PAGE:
DSST Environment-Humanities DANTES II

Wet scrubber is a form of pollution control

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Wet Scrubber is a form of pollution control technology. The term describes a variety of devices that remove pollutants from a furnace flue gas or from other gas streams. In a wet scrubber, the polluted gas stream is brought into contact with the scrubbing liquid, by spraying it with the liquid, by forcing it through a pool of liquid, or by some other contact method, so as to remove the pollutants. Coal and its pollution impact and how to best deal with it. Coal is made primarily of carbon, but also contains sulfur, oxygen and hydrogen. The reaction between coal and the air surrounding it produces oxides of carbon, usually carbon dioxide (CO2 - an important greenhouse gas) in a complete combustion, along with oxides of sulfur, mainly sulfur dioxide (SO2), and various oxides of nitrogen (NOx). Because of the hydrogen and nitrogen components of air, hydrides and nitrides of carbon and sulfur are also produced during the combustion of coal in air. These could include hydrogen cyanide (HCN), sulfur nitrate (SNO3) and many other toxic substances. Further, acid rain may occur when the sulfur dioxide produced in the combustion of coal, reacts with oxygen to form sulfur trioxide (SO3), which then reacts with water molecules in the atmosphere to form sulfuric acid (see Acid anhydride for more information). Biomagnification Biological Magnification often refers to the process whereby certain substances such as pesticides or heavy metals move up the food chain, work their way into rivers or lakes, and are eaten by aquatic organisms such as fish, which in turn are eaten by large birds, animals or humans. The substances become concentrated in tissues or internal organs as they move up the chain. Biomagnification is found in what tissue. Fatty tissues (Adipose) Bioaccumulation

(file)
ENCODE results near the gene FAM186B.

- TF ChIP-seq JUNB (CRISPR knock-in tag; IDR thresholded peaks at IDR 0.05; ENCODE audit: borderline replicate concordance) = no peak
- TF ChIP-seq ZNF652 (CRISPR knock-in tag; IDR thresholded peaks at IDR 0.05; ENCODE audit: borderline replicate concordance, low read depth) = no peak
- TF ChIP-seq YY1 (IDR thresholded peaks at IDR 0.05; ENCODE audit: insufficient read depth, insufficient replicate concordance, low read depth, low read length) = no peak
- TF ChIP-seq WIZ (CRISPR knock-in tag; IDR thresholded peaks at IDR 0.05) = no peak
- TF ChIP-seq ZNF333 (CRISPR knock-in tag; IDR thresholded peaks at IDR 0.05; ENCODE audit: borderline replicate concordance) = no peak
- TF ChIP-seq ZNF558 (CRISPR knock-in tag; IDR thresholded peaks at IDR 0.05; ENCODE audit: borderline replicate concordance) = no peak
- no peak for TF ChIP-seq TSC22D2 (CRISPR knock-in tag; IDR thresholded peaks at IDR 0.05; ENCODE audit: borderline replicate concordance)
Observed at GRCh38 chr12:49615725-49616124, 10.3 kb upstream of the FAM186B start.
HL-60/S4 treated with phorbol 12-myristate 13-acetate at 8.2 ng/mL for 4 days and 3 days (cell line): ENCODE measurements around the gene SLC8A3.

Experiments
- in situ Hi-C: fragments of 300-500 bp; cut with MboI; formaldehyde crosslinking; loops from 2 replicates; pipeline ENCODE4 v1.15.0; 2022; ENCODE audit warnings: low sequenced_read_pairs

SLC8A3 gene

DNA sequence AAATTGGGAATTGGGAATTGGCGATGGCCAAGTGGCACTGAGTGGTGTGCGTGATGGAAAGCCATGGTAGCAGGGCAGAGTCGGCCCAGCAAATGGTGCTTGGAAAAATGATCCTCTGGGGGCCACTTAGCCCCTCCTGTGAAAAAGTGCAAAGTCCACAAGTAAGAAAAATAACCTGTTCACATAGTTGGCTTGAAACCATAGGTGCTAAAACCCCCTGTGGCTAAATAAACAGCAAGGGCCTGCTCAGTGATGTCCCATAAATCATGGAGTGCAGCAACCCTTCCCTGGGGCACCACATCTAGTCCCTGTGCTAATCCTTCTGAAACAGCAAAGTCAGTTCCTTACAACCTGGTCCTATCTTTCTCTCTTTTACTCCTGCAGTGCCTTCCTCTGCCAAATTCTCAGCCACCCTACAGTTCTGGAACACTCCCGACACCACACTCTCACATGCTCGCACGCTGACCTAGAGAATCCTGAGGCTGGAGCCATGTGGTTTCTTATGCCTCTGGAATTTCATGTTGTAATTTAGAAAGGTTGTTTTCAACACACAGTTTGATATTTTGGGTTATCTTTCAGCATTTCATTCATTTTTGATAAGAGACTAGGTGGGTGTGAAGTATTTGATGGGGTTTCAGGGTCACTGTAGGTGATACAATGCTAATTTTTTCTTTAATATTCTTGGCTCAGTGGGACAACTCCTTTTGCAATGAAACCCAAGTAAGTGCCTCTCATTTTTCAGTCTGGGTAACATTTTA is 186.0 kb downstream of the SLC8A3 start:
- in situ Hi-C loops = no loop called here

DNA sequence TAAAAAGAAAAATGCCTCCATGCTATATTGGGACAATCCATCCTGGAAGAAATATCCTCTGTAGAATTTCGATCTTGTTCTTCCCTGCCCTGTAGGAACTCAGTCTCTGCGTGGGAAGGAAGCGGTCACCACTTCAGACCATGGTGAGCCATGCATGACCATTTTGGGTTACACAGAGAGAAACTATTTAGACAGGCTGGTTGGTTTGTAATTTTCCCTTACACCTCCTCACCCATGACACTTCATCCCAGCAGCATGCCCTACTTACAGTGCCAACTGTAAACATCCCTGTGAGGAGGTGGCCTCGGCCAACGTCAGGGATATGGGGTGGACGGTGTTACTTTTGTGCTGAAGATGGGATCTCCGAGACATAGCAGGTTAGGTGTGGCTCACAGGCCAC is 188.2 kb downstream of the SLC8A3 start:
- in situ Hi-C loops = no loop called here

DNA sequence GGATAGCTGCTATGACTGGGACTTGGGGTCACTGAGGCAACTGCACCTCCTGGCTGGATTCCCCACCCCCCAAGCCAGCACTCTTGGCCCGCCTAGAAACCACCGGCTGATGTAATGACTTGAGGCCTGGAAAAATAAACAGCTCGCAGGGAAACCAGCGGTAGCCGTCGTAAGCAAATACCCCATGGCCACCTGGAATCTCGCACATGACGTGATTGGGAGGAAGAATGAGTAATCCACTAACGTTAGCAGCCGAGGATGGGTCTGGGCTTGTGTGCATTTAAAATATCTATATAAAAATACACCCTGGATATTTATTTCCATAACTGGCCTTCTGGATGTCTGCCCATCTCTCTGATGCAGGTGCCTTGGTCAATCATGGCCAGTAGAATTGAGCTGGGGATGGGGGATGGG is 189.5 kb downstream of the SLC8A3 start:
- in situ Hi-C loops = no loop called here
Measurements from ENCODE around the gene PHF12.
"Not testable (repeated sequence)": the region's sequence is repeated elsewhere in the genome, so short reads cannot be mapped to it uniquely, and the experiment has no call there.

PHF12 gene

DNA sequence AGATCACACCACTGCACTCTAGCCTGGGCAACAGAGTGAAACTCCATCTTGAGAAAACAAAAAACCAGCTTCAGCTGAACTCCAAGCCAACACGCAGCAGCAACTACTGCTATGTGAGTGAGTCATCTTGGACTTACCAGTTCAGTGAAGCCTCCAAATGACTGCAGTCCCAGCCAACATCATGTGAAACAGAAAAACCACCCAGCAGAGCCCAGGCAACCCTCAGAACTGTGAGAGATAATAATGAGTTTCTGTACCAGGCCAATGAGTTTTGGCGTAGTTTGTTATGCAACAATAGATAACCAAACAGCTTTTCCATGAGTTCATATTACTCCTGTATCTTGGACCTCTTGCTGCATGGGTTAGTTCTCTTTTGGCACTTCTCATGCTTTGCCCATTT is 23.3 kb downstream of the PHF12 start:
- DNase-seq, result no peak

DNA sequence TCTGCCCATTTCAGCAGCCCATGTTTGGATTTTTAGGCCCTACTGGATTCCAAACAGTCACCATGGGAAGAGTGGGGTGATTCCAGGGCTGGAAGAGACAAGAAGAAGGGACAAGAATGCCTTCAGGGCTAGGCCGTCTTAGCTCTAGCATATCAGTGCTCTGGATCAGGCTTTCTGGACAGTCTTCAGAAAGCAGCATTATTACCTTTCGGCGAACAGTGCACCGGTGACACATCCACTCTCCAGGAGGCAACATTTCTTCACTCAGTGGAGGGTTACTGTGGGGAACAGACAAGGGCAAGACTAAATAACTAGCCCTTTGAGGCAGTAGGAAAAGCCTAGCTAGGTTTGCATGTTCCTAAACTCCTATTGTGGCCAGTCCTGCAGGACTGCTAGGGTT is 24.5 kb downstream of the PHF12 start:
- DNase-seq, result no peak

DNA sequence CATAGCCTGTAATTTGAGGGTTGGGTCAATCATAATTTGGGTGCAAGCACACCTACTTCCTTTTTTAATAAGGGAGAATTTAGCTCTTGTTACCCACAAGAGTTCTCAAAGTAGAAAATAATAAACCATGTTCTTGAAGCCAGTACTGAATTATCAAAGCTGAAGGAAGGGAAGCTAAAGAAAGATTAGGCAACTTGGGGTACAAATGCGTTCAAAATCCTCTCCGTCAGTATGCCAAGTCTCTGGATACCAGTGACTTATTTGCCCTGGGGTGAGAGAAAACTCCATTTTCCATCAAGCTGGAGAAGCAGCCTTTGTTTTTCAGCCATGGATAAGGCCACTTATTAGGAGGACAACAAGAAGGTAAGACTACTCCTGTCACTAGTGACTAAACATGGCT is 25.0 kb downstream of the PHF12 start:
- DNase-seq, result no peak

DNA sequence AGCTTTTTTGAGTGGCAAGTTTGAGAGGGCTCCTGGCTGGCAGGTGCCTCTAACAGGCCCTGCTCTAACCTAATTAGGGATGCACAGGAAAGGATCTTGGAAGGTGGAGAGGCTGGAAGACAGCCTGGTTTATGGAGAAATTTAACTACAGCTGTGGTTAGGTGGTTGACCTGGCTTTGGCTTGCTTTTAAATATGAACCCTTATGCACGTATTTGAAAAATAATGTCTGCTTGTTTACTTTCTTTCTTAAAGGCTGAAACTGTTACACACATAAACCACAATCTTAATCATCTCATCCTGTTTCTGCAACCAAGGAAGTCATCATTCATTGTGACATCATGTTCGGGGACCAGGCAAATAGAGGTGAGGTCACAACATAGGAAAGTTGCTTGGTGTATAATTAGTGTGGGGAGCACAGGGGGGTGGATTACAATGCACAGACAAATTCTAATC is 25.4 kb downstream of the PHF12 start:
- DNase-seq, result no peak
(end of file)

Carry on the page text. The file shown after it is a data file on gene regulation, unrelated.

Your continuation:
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Refers to the accumulation of substances, in the environment before they are taken in by the first organism in a food chain. Biogeochemical processes (phosphorus and nitrogen especially) Nitrogen cycle is the process by which nitrogen is converted between its various chemical forms. This transformation can be carried out via both biological and non- biological processes. Important processes in the nitrogen cycle include fixation, mineralization, nitrification, and denitrification. The nitrogen cycle is of particular interest to ecologists because nitrogen availability can affect the rate of key ecosystem processes, including primary production and decomposition. Phosphorus cycle is the biogeochemical cycle that describes the movement of phosphorus through the lithosphere, hydrosphere, and biosphere. Unlike many other biogeochemical cycles, the atmosphere does not play a significant role in the movements of phosphorus, because phosphorus and phosphorus-based compounds are usually solids at the typical ranges of temperature and pressure found on Earth. Phosphorus is an essential nutrient for plants and animals in the form of ions.
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Wet Scrubber is a form of pollution control technology The...

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